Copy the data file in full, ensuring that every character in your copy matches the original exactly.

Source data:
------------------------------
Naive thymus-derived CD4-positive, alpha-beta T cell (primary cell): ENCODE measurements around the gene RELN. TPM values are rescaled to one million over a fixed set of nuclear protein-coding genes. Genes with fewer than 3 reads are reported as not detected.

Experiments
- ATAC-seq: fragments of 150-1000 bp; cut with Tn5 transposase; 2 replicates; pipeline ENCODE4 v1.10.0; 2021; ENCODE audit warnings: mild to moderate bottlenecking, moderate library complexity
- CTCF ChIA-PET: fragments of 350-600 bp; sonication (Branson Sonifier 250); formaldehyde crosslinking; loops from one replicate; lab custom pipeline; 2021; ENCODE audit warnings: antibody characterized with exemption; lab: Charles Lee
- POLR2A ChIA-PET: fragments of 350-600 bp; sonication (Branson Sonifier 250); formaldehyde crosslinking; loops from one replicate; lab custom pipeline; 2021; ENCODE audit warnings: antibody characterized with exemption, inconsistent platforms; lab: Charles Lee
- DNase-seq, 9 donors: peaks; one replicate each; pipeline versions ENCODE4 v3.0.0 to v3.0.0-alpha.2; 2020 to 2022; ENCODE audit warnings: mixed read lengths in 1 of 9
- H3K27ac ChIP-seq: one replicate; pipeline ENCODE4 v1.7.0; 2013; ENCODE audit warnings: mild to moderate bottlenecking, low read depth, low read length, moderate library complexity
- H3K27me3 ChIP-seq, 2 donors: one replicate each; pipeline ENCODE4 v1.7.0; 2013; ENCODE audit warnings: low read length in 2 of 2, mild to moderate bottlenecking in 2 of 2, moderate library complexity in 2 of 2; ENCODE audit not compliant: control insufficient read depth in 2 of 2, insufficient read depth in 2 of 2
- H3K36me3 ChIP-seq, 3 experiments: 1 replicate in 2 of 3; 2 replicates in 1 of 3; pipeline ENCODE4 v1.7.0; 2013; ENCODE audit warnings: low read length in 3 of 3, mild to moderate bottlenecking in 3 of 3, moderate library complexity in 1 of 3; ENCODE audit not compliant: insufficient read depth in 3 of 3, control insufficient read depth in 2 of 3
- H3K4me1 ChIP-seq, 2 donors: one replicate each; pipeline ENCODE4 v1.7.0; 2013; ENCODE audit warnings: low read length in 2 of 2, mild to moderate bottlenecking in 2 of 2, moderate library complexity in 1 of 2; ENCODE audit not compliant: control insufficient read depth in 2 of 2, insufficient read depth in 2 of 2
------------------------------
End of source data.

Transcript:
Naive thymus-derived CD4-positive, alpha-beta T cell (primary cell): ENCODE measurements around the gene RELN. TPM values are rescaled to one million over a fixed set of nuclear protein-coding genes. Genes with fewer than 3 reads are reported as not detected.

Experiments
- ATAC-seq: fragments of 150-1000 bp; cut with Tn5 transposase; 2 replicates; pipeline ENCODE4 v1.10.0; 2021; ENCODE audit warnings: mild to moderate bottlenecking, moderate library complexity
- CTCF ChIA-PET: fragments of 350-600 bp; sonication (Branson Sonifier 250); formaldehyde crosslinking; loops from one replicate; lab custom pipeline; 2021; ENCODE audit warnings: antibody characterized with exemption; lab: Charles Lee
- POLR2A ChIA-PET: fragments of 350-600 bp; sonication (Branson Sonifier 250); formaldehyde crosslinking; loops from one replicate; lab custom pipeline; 2021; ENCODE audit warnings: antibody characterized with exemption, inconsistent platforms; lab: Charles Lee
- DNase-seq, 9 donors: peaks; one replicate each; pipeline versions ENCODE4 v3.0.0 to v3.0.0-alpha.2; 2020 to 2022; ENCODE audit warnings: mixed read lengths in 1 of 9
- H3K27ac ChIP-seq: one replicate; pipeline ENCODE4 v1.7.0; 2013; ENCODE audit warnings: mild to moderate bottlenecking, low read depth, low read length, moderate library complexity
- H3K27me3 ChIP-seq, 2 donors: one replicate each; pipeline ENCODE4 v1.7.0; 2013; ENCODE audit warnings: low read length in 2 of 2, mild to moderate bottlenecking in 2 of 2, moderate library complexity in 2 of 2; ENCODE audit not compliant: control insufficient read depth in 2 of 2, insufficient read depth in 2 of 2
- H3K36me3 ChIP-seq, 3 experiments: 1 replicate in 2 of 3; 2 replicates in 1 of 3; pipeline ENCODE4 v1.7.0; 2013; ENCODE audit warnings: low read length in 3 of 3, mild to moderate bottlenecking in 3 of 3, moderate library complexity in 1 of 3; ENCODE audit not compliant: insufficient read depth in 3 of 3, control insufficient read depth in 2 of 3
- H3K4me1 ChIP-seq, 2 donors: one replicate each; pipeline ENCODE4 v1.7.0; 2013; ENCODE audit warnings: low read length in 2 of 2, mild to moderate bottlenecking in 2 of 2, moderate library complexity in 1 of 2; ENCODE audit not compliant: control insufficient read depth in 2 of 2, insufficient read depth in 2 of 2